Still on managing exposure and contrast, there’s a multi-shot HDR capture mode with the choice of an Auto setting or three manual settings for exposure adjustments of +/-1.0 EV, +/-2.0 EV and +/-3.0 EV. There’s also an auto align function.

The choice of ‘Creative Control’ special effects increases to a dizzying 22, but the choice of ‘Photo Style’ picture presets remains at six. The five colour presets have adjustable parameters for contrast, sharpness, colour saturation, hue and noise reduction. The Monochrome preset has a colour tone adjustment (from sepia to cyanotype) and a set of contrast filters (i.e. yellow, orange, red and green). One customised ‘Photo Style’ can be created.

The white balance control options are the same as those provided on the GH3 and comprise auto correction supplemented by five presets and four custom measurements (increased from two) plus manual colour temperature setting from 2500 to 10,000 degrees Kelvin. Fine-tuning is available along either the blue-to-amber or green-to-magenta ranges with auto bracketing in one or the other performed over a sequence of three frames.

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Speed And Performance
Panasonic supplied one of its new Gold-series Speed Class 3 SDHC cards so we could record 4K video with the GH4, but for our speed tests for still capture we reverted to our reference 64 GB Lexar Professional SDXC card which is a UHS-I device (but Speed Class 1 just to confuse things).

With continuous AF/AE operating, the GH4 fired off 75 JPEG/large/fine frames in 10.71 seconds which represents a shooting speed of 7.0 fps. We just chose 75 frames as an arbitrary number, the camera would happily have motored on a full speed to the buffer’s maximum of 100 frames. With the AF fixed to the first frame, a burst of 80 frames was rattled off – and that’s what it sounds like – in 6.625 seconds so the shooting speed was 12.07 fps. While these numbers are impressive in themselves, just when you’d need bursts of 75 or 80 frames is debatable, but then not much is going to get away from 12 fps!

While much of the hoopla surrounding the GH4 has been about its remarkable capabilities as a video camera – and they are undoubtedly remarkable – it’s also a very fine stills camera too. Both Olympus and Panasonic have conclusively proved the naysayers wrong with the image quality that they’re now extracting from Micro Four Thirds size sensors. Certainly with the Lumix GX7 and both the OM-D E-M1 and E-M10 models we’ve seen performances that at least match that of comparable ‘APS-C’ CSCs or even do better in some areas… including, interestingly, sharpness. The GH4’s maximum quality JPEGs are a joy to behold – beautifully detailed, richly coloured and with a surprisingly wide dynamic range (without resorting to any form of expansion processing). Good detailing is held in both the deeper shadows and the brighter highlights. Colour reproduction is accurate across the spectrum and the camera handles both subtle shades and fully saturated tones with equal aplomb.

Noise just isn’t an issue up to ISO 1600 – very good for an MFT camera – and only starts to become noticeable at ISO 3200 as the reduction processing starts to diminish definition. You can still shoot at ISO 3200, but the higher sensitivities become increasingly restrictive in terms of just how large these images can be reproduced. The ISO 25,600 is probably a last resort, assuming there is just no other way of getting more light into the camera.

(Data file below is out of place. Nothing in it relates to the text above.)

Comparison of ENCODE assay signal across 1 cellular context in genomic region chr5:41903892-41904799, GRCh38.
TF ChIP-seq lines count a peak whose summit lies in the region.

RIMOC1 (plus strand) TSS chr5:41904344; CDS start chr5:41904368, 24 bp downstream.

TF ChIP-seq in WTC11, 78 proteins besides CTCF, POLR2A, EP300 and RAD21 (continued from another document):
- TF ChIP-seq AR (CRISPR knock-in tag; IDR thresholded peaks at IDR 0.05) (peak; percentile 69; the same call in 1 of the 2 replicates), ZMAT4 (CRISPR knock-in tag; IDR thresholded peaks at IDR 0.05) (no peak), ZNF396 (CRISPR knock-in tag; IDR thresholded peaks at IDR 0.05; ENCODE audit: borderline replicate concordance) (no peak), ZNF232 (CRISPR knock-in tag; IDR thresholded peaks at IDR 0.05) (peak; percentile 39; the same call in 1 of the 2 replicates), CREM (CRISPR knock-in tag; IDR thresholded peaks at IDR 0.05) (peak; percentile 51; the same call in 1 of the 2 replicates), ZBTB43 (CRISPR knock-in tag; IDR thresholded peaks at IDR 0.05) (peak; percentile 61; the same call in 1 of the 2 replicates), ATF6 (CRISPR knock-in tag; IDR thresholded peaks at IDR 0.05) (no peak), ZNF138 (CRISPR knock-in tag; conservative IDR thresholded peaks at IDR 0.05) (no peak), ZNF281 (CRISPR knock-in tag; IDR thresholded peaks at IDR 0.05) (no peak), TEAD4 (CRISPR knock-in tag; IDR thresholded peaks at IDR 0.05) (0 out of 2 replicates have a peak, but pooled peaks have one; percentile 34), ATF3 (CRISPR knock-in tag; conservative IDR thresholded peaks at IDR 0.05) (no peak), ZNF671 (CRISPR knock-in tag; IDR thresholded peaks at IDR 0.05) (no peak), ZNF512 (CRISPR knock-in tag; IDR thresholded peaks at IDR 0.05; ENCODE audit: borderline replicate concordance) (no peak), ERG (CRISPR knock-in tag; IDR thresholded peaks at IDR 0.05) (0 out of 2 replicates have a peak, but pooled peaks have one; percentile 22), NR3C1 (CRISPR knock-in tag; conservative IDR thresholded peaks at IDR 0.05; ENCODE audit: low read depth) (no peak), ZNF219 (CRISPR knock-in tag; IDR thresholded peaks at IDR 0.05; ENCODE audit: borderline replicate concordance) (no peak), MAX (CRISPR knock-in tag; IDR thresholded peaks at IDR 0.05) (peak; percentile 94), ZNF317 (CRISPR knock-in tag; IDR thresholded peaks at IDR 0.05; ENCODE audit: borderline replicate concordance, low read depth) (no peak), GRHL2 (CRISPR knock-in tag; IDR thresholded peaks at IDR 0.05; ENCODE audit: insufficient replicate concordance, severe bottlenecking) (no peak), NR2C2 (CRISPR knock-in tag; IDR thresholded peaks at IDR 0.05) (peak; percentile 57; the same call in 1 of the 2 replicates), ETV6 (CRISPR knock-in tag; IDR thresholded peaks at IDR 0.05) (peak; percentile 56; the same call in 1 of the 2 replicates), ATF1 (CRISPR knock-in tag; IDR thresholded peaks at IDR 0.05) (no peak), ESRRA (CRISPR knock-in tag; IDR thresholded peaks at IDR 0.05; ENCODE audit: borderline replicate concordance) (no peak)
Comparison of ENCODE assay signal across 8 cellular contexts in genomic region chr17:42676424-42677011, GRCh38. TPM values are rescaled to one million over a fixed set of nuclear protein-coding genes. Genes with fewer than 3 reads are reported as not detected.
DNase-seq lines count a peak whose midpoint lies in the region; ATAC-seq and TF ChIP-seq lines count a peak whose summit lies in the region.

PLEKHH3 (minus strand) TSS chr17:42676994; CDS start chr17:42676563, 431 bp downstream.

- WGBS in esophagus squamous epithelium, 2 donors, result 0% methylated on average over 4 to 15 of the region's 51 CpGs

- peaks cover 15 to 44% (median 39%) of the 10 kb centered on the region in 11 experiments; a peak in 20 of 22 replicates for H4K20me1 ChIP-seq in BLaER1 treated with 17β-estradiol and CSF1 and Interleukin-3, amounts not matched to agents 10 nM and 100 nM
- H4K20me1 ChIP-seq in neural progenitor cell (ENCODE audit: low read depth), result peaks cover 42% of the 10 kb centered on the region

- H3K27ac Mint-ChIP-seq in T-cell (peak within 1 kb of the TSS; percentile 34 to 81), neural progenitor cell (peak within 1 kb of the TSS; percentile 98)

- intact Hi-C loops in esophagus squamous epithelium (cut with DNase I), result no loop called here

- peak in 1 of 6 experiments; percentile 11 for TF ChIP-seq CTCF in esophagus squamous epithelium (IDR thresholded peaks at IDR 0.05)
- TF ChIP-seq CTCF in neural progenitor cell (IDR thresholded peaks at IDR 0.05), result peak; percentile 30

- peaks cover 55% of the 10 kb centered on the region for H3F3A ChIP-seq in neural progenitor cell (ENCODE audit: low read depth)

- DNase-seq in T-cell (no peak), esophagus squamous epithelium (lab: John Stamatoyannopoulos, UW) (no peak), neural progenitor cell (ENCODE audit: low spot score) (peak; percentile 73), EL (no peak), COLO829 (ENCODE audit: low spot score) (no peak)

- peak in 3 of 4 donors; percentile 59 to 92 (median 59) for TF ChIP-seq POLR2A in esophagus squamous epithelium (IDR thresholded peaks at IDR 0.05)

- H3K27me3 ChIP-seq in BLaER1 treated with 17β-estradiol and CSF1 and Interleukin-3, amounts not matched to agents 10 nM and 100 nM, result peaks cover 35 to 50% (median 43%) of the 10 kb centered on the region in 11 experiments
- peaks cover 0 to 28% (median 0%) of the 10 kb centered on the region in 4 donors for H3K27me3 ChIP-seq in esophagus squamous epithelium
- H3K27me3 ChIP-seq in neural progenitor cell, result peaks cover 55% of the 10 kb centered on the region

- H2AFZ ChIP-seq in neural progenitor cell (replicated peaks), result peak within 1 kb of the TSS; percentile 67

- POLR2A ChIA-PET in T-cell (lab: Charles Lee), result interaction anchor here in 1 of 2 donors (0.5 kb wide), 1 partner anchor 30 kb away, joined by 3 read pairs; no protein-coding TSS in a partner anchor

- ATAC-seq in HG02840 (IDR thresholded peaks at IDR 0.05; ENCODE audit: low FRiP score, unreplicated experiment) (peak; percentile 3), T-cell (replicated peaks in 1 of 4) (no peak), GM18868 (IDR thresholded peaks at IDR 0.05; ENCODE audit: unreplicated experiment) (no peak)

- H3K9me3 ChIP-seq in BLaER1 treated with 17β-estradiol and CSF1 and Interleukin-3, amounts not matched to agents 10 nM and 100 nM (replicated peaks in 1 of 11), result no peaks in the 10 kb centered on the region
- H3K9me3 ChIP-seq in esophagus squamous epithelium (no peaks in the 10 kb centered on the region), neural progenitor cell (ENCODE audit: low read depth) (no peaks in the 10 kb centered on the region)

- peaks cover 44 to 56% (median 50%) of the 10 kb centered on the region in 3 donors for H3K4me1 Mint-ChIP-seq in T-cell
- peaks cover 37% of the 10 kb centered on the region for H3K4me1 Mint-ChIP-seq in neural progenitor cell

The new AF system is so fast the image simply snaps into focus in the EVF or on the monitor screen and we didn’t encounter any situation where it wasn’t absolutely reliable. Whichever way you decide to operate the GH4, it’s fast and efficient, but the touch screen controls are particularly well presented. However, having the WB, ISO and exposure compensation buttons situated close to the shutter release makes them easy to access in a hurry. The WiFi functionality is significantly enhanced by the provision of NFC which makes for a fast hook-up with mobile devices and the remote control capabilities facilitated through the Image App could be particularly useful when the camera is in a video rig.

The Verdict
There’s really nothing for it but to give Panasonic a loud round of applause for the Lumix GH4. It’s a masterpiece and it will undoubtedly have rivals banging on the doors of their product planning departments, demanding action. On the video side, the GH4 is a stroke of genius, even if you take the 4K recording out of the equation (but at least it’s ready and willing). The combination of capabilities, compact size and sheer affordability is unmatched anywhere else in the video world. Even throwing the bulky Interface Unit into the mix – which essentially turns the GH4 into a fully-fledged pro video camera – doesn’t alter the equation in terms of capabilities-versus-mobility. As a still camera, the GH4 is equally accomplished, although perhaps not as precociously talented here as its video alter-ego. Nevertheless, the combination of capabilities, usability and performance is a highly desirable one. And even if you’re resisting video’s siren song right now, if 4K really takes off you won’t be able to resist and then you’ll be thankful for Panasonic’s foresight. Ironically though, while the GH4 may be the most advanced hybrid CSC on the market, it also has one of the most traditional of control layouts so it still looks, feels and works like a D-SLR.

So, just about any way you look at it, the GH4 is the answer.